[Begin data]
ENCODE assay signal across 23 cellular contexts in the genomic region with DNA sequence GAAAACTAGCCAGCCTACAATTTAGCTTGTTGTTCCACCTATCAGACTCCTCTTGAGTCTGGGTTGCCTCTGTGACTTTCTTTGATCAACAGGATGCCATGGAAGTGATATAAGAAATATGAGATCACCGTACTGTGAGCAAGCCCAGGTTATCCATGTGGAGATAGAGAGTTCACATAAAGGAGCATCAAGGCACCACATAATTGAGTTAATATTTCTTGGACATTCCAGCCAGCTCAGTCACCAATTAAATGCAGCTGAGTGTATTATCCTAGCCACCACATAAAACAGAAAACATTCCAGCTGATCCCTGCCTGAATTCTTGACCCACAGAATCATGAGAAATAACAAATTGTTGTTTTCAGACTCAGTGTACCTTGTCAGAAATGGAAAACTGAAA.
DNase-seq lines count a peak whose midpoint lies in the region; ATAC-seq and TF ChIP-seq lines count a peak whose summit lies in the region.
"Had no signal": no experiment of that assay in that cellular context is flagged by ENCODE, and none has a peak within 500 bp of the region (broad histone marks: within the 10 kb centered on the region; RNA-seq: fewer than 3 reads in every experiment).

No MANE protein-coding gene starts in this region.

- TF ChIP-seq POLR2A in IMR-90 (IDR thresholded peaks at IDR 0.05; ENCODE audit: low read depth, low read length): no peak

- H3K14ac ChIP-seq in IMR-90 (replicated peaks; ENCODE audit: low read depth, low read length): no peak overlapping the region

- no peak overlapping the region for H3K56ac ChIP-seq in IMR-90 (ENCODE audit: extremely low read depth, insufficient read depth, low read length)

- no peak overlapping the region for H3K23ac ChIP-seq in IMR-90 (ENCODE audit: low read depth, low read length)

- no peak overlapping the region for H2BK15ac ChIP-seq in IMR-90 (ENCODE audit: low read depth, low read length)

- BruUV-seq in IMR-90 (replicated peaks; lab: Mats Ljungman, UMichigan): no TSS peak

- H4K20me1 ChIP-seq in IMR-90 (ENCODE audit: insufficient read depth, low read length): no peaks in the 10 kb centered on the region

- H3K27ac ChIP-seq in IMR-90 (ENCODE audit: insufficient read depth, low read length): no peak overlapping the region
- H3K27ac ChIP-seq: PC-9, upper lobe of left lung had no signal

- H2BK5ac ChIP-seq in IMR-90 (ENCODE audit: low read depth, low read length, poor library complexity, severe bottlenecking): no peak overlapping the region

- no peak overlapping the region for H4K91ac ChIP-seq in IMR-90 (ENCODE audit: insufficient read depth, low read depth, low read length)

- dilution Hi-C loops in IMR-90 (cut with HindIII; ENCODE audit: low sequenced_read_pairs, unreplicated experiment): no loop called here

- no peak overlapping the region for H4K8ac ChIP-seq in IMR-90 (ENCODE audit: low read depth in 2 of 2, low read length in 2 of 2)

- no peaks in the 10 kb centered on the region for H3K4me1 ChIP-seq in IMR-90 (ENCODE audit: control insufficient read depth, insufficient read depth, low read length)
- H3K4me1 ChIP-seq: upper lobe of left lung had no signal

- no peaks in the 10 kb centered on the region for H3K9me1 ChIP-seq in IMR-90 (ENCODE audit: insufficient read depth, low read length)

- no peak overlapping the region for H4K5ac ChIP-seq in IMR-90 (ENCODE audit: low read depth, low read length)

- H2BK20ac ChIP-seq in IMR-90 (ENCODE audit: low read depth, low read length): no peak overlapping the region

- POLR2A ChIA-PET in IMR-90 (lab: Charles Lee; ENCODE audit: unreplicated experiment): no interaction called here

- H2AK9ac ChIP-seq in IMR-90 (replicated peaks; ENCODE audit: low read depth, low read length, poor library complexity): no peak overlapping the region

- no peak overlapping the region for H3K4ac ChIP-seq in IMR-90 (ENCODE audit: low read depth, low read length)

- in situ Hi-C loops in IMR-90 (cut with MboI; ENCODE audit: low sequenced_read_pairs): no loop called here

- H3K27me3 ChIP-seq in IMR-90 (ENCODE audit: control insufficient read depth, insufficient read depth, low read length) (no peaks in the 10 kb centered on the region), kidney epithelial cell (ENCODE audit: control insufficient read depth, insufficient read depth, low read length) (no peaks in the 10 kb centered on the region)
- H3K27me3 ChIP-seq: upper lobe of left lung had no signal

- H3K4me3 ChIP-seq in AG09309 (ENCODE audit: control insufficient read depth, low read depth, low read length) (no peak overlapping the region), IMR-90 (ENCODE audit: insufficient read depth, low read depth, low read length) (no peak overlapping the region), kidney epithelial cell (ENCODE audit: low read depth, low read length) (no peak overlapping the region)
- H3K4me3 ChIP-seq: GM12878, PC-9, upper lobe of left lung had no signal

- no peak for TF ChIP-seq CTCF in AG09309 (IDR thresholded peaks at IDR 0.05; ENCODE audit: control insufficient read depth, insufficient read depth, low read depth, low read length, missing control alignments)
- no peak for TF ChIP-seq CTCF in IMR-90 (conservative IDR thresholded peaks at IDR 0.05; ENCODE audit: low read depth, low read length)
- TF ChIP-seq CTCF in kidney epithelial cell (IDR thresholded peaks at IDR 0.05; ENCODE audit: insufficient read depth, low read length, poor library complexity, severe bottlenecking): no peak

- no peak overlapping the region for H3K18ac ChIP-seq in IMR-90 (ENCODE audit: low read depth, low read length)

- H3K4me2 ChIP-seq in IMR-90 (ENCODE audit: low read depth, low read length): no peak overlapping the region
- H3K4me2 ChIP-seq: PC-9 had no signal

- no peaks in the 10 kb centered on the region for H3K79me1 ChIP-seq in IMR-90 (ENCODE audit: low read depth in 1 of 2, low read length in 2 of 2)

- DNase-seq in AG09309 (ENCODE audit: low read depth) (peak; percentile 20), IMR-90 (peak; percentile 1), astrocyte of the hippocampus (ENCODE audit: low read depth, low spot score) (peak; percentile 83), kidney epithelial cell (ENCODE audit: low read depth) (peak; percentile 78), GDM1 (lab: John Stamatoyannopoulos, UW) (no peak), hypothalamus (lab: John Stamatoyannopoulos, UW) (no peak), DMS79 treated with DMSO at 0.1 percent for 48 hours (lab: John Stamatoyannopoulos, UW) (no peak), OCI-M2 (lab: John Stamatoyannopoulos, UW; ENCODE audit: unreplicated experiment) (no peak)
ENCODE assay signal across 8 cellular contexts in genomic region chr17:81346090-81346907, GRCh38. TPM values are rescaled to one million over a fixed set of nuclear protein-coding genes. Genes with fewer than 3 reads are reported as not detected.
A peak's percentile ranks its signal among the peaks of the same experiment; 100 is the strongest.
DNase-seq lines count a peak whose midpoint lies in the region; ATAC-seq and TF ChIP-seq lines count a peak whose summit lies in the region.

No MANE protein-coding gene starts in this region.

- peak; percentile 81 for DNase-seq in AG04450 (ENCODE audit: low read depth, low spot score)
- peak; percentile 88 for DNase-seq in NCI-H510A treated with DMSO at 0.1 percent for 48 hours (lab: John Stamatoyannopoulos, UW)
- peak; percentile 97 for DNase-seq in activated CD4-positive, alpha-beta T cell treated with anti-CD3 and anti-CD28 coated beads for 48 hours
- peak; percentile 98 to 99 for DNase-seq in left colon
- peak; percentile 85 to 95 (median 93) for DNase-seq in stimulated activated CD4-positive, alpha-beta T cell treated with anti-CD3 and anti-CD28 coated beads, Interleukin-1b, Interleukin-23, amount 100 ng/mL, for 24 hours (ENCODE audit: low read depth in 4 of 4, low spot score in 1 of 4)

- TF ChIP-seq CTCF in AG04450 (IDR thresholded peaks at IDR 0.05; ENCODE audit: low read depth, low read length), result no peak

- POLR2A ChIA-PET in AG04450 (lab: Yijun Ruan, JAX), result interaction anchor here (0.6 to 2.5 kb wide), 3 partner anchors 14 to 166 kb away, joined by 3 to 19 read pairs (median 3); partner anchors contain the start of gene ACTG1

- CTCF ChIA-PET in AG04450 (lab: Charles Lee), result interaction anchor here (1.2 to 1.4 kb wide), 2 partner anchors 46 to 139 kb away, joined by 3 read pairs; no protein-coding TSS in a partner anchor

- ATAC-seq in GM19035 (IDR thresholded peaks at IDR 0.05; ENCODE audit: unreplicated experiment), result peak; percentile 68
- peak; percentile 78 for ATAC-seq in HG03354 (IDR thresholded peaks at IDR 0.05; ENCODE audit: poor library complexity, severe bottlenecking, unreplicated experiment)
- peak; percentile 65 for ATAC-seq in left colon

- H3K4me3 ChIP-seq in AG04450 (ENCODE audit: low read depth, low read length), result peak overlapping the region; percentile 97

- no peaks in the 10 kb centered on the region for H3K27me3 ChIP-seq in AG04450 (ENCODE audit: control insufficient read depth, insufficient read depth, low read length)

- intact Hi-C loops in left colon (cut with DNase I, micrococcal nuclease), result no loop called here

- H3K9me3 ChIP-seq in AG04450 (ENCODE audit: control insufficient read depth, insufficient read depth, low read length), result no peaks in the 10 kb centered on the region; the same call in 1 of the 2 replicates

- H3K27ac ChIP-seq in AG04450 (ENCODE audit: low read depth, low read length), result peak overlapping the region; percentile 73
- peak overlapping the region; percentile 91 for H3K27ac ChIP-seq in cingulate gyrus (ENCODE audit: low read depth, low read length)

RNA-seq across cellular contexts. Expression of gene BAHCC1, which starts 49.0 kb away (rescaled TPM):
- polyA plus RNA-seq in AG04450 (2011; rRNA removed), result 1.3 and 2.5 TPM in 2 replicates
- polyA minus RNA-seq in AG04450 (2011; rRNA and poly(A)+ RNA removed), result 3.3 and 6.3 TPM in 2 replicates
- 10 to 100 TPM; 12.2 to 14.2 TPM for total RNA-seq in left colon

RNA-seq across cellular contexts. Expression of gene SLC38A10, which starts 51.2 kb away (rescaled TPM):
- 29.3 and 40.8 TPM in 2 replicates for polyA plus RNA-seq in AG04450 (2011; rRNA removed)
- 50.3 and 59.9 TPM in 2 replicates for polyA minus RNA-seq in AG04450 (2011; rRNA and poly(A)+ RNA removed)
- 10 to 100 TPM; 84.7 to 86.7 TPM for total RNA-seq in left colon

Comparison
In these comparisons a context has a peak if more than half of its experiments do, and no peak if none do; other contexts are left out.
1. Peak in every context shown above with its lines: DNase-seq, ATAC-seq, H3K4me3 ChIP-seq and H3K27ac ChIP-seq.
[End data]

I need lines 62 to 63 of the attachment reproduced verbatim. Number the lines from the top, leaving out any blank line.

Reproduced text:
- polyA minus RNA-seq in AG04450 (2011; rRNA and poly(A)+ RNA removed), result 3.3 and 6.3 TPM in 2 replicates
- 10 to 100 TPM; 12.2 to 14.2 TPM for total RNA-seq in left colon